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April 26, 2018

Bill Cosby found guilty in sexual assault retrial

Courts Bill Cosby
04262018_Bill_Cosby_FIrst_Trial_USAT Ed Hille/The Philadelphia Inquirer/Pool Photo/via USA TODAY NETWORK

Bill Cosby, seen in this file photo during his sex assault case mistrial in June 2017, was found guilty on April 26 in the retrial of the case in Montgomery County Court in Norristown.

Comedian Bill Cosby was found guilty of sexual assault on Thursday.

A jury of seven men and five women convicted Cosby of drugging and molesting former Temple University employee Andrea Constand at his Cheltenham Township, Montgomery County home in 2004.

The verdict in Cosby's retrial came after 14 hours of deliberations. His initial trial resulted in a hung jury last June.

Cosby, 80, was charged with with three counts of aggravated indecent assault. He claimed his encounter with Constand was consensual.

But the jury ruled otherwise, convicting him on all three counts.

Cosby could get up to 10 years in prison on each count. He posted bail and was released, according to NBC News.

Constand's attorney, Dolores Troiani, hailed her client's courage during a press conference following the verdict. Constand did not speak, but stood by Troiani's side.

"She came here 14 years ago for justice," Troiani said. "I am so happy today that I can say although justice was delayed, it was not denied. It took a lot of courage for her to come back and do this. There are so many people who expressed their admiration for her."

Throughout the trial, Constand received praise for her calm and graceful demeanor,  Troiani said. But that did not come easy.

"That's something she's had to work out every day since January 2004," Troiani said. "This is a life-altering experience for any woman, any victim. The person who I think needs to be heralded for what she has done is Andrea."

Cosby exited the courtroom around 2:35 p.m. – a little less than an hour after the verdict was announced. He raised his right fist and held his cane as he exited the courthouse.

His lawyer, Tom Mesereau, briefly addressed a throng of reporters. He said Cosby's legal team will "very strongly" appeal the verdict.

"We are very disappointed by the verdict," Mesereau said. "We don't think Mr. Cosby is guilty of anything. And the fight is not over."

With that, Cosby's legal team led the comedian into an SUV that drove off from the courthouse.

Montgomery County District Attorney Kevin Steele addressed reporters shortly after 3 p.m., saying "we're finally in a place to say that justice was done."

Steele praised Constand for the courage it took to testify against Cosby, saying she resiliently faced "horrible and unfounded attacks" against her and her family. 

And he said the trial uncovered the "real Bill Cosby" behind the moralist image presented by the comedian, made famous by his fatherly role as Cliff Huxtable on "The Cosby Show."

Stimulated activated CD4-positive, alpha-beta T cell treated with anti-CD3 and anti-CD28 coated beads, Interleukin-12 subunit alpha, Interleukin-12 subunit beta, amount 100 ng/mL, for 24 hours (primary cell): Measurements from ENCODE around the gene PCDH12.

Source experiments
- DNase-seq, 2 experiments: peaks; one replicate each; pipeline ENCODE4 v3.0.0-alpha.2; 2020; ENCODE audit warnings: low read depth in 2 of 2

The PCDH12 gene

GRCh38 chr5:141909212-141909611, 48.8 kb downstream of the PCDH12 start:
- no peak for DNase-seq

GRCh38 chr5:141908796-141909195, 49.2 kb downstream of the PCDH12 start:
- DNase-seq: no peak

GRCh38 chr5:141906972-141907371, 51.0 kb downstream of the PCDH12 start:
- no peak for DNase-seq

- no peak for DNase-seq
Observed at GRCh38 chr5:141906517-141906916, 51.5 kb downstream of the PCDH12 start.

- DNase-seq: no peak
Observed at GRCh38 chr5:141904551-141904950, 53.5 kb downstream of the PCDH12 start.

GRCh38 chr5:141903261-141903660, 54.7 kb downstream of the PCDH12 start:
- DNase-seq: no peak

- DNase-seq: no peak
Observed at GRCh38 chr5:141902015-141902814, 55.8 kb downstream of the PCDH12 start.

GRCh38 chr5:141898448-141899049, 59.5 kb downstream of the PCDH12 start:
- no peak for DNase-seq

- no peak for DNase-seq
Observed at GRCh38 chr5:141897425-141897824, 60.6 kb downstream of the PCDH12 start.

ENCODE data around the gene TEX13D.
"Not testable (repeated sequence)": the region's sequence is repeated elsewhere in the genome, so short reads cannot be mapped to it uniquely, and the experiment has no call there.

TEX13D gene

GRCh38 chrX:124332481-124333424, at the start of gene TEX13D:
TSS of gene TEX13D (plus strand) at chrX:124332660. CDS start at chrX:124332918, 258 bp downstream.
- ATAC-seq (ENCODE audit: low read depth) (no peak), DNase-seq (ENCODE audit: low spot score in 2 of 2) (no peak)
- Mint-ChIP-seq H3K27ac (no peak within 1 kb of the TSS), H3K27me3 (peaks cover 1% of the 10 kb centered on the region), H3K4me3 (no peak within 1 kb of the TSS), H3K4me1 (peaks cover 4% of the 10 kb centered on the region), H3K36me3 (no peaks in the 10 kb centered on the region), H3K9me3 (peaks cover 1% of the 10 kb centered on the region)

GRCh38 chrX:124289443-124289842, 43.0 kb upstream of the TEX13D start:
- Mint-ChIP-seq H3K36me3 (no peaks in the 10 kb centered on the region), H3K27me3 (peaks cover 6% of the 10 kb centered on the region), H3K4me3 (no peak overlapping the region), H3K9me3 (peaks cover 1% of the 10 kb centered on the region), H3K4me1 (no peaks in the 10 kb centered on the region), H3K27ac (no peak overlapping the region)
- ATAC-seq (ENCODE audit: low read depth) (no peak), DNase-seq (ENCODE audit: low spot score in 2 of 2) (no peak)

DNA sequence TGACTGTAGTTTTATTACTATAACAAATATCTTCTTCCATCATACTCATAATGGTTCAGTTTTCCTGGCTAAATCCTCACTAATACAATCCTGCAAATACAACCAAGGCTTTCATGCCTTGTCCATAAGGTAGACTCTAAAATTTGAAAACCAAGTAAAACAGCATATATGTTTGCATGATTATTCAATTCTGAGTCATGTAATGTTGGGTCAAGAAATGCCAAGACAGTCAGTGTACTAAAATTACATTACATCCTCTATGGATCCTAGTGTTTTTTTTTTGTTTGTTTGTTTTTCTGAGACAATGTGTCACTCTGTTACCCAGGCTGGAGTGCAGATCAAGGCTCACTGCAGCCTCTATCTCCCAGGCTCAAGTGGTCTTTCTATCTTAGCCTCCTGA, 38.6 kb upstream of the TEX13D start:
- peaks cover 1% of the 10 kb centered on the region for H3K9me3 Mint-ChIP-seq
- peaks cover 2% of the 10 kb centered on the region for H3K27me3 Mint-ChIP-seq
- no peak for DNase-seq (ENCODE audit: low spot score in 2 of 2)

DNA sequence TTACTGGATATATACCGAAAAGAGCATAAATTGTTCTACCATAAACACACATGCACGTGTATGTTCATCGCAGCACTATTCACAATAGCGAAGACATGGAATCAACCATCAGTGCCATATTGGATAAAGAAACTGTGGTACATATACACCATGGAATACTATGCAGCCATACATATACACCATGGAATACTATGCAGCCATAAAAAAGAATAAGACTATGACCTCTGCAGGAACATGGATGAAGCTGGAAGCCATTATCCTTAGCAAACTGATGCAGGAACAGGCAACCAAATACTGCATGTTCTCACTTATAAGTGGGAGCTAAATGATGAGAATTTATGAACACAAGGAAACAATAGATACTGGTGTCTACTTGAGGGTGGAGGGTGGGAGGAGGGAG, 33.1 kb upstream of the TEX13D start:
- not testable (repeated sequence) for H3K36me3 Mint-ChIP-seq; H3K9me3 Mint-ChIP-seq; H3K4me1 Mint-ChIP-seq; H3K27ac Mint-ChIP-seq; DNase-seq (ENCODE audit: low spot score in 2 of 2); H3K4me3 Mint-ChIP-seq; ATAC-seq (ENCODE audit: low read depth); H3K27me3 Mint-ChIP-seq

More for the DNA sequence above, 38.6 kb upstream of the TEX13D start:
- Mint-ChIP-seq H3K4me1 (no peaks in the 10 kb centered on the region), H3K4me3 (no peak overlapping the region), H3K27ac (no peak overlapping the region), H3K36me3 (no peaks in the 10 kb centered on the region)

"He used his celebrity," Steele said. "He used his wealth. He used his network of supporters to help him conceal his crimes. We know today who was behind that act, who the real Bill Cosby was."

Cosby's trial marked the first major prosecution of the #MeToo movement, though the accusations began mounting years before the movement took off last fall.

More than 60 women have accused the comedian of sexual assault. Their allegations span five decades.

But Constand, a former Temple women's basketball administrator, is the only one to have her case go to trial.

Constand, 45, testified that Cosby drugged her with three pills that left her immoblized and unable to resist him as he penetrated her with his fingers, according to the Associated Press.

Unlike the initial trial, Montgomery County Court of Common Pleas Judge Steven O'Neill permitted six accusers to testify against Cosby in court. Only two accusers, including Constand, testified at the first trial.

Heidi Thomas, Janice Baker-Kinney, Chelan Lasha, Janice Dickinson and Lise Lotte-Lublin all told the jury how Cosby drugged and sexually assaulted them in a controlled environment.

Gloria Allred, an attorney representing three of the accusers who testified, called the verdict "the happiest I have been about any court decision in 42 years."

"I just want to say it's been a very long journey," Allred said. "But this is an herstoric event. This was herstory – not his story, not history. But the story of her – the story of Andrea Constand, the story of all those who took that risk against a rich, powerful, famous man."

Allred also read statements from Baker-Kinney, Lotte-Lublin and Lasha.

"I am extremely grateful to see that the jury was able to see past his defense attorney's lies," Lotte-Lublin said in her statement. "I truly hope that his long list of victims will now be able to find some kind of peace."

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